Director Nandini Reddy.
When Rana Daggubati, at the height of his filmi career, announced that he was about to be a part of a web series, Social, eyebrows were raised. The digital space, which is often considered a mere second fiddle to the grand silver screen, seemed like a strange choice. But of late, the medium has become a popular choice not just for those who are trying to establish themselves in the entertainment industry but also those who have already proved their prowess on the big screen.
“It’s exciting to work on a digital show since digital platforms are experimenting with content that attracts a huge audience,” says Rana, who believes in being visible on all platforms that have the potential. While earlier the Telugu digital space played safe with the romantic comedy genres in small budgets, it is going big lately. Actor Srinivas Avasarala, who is playing an important role in a web series starring Lakshmi Manchu as lead, thinks that web series can be a creative outlet. “I was told web series make money because of people who binge watch. So the writers’ motive is not limited to tying all the loose ends and delivering the emotional gratification. Instead, they have to cleverly leave loose ends that can be expanded into another season if the first one is a hit,” he says.
The first regional-language web series announced on Amazon Prime Video, Gang Stars, that features Jagapathi Babu in the lead role, slingshots the possibilities for digital content in Telugu. Nandini Reddy, who scripted the series, believes this is just the beginning. “It’s a great opportunity to put our content on an international platform. There is a growing market for the medium,” she says. Not just on a logistical level but the writer believes it helps in keeping the creative juices flowing. Nandini says, “Web series do not have the box office limitations. Here the content rules. Without the three-hour time limit, there is a lot more detailing that can be taken into account and a lot more can be said.”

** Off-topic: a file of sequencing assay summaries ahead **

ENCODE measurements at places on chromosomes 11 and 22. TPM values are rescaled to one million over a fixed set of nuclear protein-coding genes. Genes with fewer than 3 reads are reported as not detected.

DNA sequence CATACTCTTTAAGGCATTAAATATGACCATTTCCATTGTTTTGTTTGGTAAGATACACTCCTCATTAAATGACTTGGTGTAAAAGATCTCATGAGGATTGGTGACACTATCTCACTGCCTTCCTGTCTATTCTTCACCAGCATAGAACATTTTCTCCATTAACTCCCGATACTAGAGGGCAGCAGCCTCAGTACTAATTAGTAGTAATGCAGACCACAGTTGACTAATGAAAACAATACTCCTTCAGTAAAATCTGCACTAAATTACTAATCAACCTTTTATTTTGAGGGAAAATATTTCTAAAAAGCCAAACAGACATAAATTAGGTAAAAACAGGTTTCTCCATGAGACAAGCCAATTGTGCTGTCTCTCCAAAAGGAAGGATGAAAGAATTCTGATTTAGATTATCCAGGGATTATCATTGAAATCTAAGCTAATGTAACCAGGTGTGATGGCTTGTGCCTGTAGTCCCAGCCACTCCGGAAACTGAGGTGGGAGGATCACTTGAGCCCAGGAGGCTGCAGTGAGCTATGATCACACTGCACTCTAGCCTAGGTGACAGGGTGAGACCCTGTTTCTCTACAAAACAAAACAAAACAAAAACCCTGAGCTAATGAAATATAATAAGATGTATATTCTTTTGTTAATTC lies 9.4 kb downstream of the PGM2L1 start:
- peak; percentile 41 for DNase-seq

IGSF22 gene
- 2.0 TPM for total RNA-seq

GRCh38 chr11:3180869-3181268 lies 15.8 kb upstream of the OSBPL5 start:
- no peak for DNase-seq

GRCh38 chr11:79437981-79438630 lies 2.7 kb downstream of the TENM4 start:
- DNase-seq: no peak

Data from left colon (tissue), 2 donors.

Tharun Bhasker, who bagged the National Award for his first feature film Pelli Choopulu, and is now producing a web series, also concurs. “We had to rewrite about 80 pages of the script to make it apt for a series,” he says. “Structurally, the two formats are entirely different. While a movie only has one beginning, middle and an end, a web series needs to have them in every episode. And of course cliffhangers are a must.”
While the creative side of the artists can thrive in the digital arena, they also admit that in comparison to films, the pressure of selling their content is taken off. “The business model for various formats of content is obviously different. But now with bigger corporations and production houses pitching in and showing interest in the format, the industry is changing and for the good,” says Tharun.
Nandini, however, thinks the medium has a long way to go and that it is on the right track. “Hollywood is about 10-15 years ahead of us, with budgets for TV series and web series competing with that of movies. We have barely explored the medium’s full potential. I am looking forward to seeing more genres such as thrillers, biopics and intense dramas on the regional digital media platforms,” she says.